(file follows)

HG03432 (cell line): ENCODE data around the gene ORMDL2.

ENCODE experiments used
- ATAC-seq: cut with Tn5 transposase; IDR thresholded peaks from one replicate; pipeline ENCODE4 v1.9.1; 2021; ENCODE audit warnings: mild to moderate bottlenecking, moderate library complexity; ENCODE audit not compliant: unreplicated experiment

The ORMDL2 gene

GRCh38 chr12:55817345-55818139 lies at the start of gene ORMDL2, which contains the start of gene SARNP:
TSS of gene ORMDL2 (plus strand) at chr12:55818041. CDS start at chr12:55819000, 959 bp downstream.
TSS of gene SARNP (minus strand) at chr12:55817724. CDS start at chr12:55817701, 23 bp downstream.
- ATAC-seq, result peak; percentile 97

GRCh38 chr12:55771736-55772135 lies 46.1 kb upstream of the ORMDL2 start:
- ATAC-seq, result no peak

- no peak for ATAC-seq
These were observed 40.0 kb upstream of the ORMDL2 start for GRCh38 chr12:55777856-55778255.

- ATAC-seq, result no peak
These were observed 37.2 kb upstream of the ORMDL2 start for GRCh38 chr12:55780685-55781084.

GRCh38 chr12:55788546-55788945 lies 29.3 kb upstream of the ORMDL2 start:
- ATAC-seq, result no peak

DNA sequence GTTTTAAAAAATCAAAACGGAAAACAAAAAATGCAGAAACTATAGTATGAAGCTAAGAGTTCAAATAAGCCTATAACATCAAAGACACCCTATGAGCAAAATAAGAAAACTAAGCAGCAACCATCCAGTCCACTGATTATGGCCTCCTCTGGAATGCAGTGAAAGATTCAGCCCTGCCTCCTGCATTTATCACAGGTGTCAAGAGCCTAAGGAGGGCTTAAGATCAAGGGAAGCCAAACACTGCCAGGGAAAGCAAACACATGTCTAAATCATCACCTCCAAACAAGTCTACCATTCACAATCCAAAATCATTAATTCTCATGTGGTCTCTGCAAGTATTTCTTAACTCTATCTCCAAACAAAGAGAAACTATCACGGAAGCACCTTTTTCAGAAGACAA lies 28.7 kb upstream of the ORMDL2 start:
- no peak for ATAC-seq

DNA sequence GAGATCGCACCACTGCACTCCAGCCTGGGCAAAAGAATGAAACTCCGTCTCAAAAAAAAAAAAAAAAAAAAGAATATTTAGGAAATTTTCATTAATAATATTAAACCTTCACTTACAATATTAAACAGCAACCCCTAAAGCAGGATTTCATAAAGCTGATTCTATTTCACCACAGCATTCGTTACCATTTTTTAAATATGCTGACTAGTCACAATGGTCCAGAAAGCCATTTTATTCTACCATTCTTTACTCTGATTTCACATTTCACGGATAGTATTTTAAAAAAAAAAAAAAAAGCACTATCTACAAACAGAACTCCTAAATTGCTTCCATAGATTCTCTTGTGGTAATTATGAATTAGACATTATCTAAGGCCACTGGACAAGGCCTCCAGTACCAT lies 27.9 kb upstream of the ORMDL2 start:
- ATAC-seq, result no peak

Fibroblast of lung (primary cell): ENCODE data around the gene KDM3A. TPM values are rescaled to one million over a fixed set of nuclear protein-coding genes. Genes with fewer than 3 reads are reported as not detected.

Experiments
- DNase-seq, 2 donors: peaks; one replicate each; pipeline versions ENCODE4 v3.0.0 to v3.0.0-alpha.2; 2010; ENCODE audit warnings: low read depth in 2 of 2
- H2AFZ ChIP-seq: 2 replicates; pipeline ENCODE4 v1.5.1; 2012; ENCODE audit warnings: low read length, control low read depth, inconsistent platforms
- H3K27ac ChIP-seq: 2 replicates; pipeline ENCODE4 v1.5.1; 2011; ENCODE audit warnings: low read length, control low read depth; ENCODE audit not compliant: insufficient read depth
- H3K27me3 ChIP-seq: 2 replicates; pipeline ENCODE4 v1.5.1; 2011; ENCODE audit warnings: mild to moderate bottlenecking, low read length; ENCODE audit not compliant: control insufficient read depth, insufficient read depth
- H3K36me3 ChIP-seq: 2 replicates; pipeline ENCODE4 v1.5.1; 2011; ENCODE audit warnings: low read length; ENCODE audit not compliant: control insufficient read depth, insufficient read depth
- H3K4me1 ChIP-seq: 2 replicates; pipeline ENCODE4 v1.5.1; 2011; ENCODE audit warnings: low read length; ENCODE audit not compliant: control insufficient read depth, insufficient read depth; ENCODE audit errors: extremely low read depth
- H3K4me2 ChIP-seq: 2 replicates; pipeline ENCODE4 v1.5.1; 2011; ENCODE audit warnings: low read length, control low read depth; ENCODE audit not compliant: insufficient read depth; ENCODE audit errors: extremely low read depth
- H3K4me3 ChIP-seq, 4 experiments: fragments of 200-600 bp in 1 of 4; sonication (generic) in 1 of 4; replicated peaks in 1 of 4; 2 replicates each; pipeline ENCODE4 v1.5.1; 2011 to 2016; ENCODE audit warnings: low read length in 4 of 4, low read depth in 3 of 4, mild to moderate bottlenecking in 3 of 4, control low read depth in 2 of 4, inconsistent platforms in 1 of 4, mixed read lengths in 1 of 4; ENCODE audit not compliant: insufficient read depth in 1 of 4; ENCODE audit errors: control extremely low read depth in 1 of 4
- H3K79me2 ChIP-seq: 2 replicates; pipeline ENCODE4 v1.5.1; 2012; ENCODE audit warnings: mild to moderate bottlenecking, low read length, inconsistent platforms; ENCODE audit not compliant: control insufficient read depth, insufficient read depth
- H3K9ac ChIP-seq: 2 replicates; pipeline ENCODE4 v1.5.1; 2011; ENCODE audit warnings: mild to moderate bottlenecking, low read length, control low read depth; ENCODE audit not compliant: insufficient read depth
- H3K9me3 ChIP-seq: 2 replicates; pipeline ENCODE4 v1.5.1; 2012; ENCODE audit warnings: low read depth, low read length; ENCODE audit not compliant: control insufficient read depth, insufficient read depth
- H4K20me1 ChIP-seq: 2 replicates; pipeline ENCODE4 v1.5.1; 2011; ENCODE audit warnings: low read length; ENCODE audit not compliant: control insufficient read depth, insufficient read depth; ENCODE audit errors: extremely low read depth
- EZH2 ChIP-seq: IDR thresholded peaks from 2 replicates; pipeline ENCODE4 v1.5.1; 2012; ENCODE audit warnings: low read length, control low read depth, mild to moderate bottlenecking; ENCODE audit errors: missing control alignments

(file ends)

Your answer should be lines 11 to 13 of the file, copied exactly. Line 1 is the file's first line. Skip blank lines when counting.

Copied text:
- no peak for ATAC-seq
These were observed 40.0 kb upstream of the ORMDL2 start for GRCh38 chr12:55777856-55778255.

- ATAC-seq, result no peak